“I’ve fallen madly in love with a woman” – Queer themes in Tove Jansson’s life and work, part 1

In what way was Tove Jansson queer? What are the diverse gender roles in Moominvalley? In this blog series we deep-dive in queer Tove Jansson themes.

After her death, Tove Jansson has become something of a queer icon, inspiring people from all over the world with her fearless life choices and insightful art, which can often be viewed through a queer lens.  She was a bold woman – both in how she created art and the way she chose to live her life. Tove Jansson was not an activist who stood on barricades, but the way she lived her life was a demonstration in itself.

She was a searcher who wanted to be free to define herself both in private and as an artist, defying the strict gender roles of the time. Jansson was both an ambitious painter and an illustrator, a writer of adult fiction and picture books for children, and she had relationships with both men and women.

Her approach to love is beautifully stated in this line, retold by her publisher and friend Helen Svensson in a documentary series about Tove

I always fell in love with a person. Sometimes that person was a man, and sometimes it was a woman. But the important thing was that I fell in love with that person.”

“I’ve fallen madly in love with a woman”

Tove Jansson lived together with a woman for 45 years and had several same-sex relationships before that. She did this completely openly, never trying to hide her sexual identity, even if it was not socially tolerated at the time. When she first fell in love with a woman, homosexuality was considered a crime and a disease in her native Finland, where it remained illegal until 1971.

In December 1946, when Tove Jansson was 32 years old, she wrote the following words to her friend Eva Konikoff:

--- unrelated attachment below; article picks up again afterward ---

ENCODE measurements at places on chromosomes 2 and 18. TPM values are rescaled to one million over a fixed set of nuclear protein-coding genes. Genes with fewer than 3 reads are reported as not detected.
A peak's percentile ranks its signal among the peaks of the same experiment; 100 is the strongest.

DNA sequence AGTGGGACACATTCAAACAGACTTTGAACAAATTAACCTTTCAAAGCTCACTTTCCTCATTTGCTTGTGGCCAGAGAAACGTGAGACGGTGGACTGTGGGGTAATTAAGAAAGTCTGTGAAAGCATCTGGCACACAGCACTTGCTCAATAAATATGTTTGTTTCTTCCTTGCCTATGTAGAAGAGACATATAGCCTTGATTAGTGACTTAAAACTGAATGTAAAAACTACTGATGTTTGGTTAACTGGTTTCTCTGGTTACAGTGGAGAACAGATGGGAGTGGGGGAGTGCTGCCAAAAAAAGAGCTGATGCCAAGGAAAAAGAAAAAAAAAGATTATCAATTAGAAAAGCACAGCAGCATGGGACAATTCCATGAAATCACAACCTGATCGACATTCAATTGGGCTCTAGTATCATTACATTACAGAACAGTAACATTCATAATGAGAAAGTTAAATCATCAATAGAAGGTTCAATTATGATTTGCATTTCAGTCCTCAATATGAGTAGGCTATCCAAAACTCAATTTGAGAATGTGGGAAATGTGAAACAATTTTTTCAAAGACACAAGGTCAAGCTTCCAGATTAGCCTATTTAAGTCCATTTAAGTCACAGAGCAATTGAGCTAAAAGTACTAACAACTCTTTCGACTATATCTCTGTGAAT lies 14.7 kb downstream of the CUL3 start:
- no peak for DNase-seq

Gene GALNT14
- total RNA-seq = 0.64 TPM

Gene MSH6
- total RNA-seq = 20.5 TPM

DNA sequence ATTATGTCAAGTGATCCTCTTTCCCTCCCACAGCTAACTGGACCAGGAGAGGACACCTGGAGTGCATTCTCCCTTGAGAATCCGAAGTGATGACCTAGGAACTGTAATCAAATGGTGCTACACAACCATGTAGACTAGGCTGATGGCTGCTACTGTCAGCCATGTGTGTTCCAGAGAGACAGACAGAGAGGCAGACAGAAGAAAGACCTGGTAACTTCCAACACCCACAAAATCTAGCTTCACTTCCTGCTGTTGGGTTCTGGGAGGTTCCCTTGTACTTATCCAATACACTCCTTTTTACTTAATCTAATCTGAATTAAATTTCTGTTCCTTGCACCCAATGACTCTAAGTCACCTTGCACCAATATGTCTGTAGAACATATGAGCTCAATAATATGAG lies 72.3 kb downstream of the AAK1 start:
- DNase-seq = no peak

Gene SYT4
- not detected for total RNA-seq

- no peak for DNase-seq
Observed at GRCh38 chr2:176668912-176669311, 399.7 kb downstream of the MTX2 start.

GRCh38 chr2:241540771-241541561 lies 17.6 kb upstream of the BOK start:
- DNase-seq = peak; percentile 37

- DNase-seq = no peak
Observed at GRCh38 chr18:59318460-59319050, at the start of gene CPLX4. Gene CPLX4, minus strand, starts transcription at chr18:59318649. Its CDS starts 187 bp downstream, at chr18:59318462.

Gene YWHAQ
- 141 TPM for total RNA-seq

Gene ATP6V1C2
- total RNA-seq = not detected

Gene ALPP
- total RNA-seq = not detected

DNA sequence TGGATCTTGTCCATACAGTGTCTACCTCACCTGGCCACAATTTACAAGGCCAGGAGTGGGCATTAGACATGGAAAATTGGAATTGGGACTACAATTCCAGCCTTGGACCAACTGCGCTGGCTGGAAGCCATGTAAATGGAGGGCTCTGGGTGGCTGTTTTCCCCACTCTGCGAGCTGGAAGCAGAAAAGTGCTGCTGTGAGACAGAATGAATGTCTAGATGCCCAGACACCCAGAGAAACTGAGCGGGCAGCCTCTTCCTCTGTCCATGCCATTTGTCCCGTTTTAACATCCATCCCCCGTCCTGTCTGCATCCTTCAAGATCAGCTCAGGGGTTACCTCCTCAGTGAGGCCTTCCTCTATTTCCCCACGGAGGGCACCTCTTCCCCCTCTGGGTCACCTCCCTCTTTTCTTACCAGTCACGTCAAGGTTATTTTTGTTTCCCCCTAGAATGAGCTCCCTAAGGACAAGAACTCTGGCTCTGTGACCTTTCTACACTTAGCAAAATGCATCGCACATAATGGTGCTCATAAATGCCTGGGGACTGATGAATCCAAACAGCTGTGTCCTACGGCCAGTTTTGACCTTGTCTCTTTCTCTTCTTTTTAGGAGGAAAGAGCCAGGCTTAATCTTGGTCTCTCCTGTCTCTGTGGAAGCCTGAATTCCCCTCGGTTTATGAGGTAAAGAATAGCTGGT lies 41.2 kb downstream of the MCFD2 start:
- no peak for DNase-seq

“Something has happened to me that I realise I have to tell you about. I’m so happy, so elated and relieved. You know I feel like Atos’s wife, and I expect I always shall. But what has happened now is that I’ve fallen madly in love with a woman. And it seems to me so absolutely natural and genuine – there’s nothing problematic about it at all. I just feel proud and uncontrollably glad. These last weeks have been like one long dance of rich adventure, tenderness, intensity – an expedition into new domains of great simplicity and beauty.”

Tove Jansson’s queer secret love letters

The woman whom Tove had fallen in love with was Vivica Bandler, an agronomist and a charismatic theatre director. They went on to have a passionate love affair, and Tove was bursting with happiness. She wanted to tell the whole world about her newfound love, but Vivica wanted to be more discreet. Their correspondence shows the precautions Tove took in order not to disclose to anyone else that she was behind the sudden flood of letters to Vivica.

“P.S. I got my hairdresser to write the brown envelope so you won’t have to start the year with a dreadful scene. I can be sensical! Next time I’ll get the caretaker and after that the grocer.” (Letter to Vivica 30.12.46)

Tove Jansson Queer fresco
Tove working on the fresco Party in the City together with her assistant.

Vivica is present in one of Tove’s biggest works, a 6×2 meter wall painting called Party in the City for the restaurant at Helsinki City Hall. It was a frecso commissioned by Vivica’s father, who was Chairman of the City Council.

Tove painted herself seated in front of a table, and behind her is Vivica, the object of her secret love, dancing together with a man. (The painting is now part of the collection of HAM, the Helsinki Art Museum, well worth a visit if you’re in Helsinki). Tuula Karjalainen, who has written a biography about Tove, sees this as a grandiose expression of love, however perhaps not evident for Tove’s contemporaries. 

Tove Jansson Queer

In the next part of our series on Tove Jansson queer themes, we’ll see how Vivica inspired the Moomin stories and what other interesting gender themes are to be found in the Moomin books and comic strips. During the upcoming week, we’ll dive deeper into the queer themes in Tove’s life and art.

The quoted letters appear in Letters from Tove Jansson by Boel Westin and Helen Svensson (translated by Sarah Death), a forthcoming English edition published by Sort of Books 8th Oct 2019

Photos: header image Beata Bergström, Party in the City black and white Per Olov Jansson